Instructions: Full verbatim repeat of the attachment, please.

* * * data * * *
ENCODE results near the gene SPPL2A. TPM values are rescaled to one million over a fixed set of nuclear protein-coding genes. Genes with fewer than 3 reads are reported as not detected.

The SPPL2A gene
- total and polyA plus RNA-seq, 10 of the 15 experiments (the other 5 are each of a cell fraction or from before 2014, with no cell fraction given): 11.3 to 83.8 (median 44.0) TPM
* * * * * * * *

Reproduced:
ENCODE results near the gene SPPL2A. TPM values are rescaled to one million over a fixed set of nuclear protein-coding genes. Genes with fewer than 3 reads are reported as not detected.

The SPPL2A gene
- total and polyA plus RNA-seq, 10 of the 15 experiments (the other 5 are each of a cell fraction or from before 2014, with no cell fraction given): 11.3 to 83.8 (median 44.0) TPM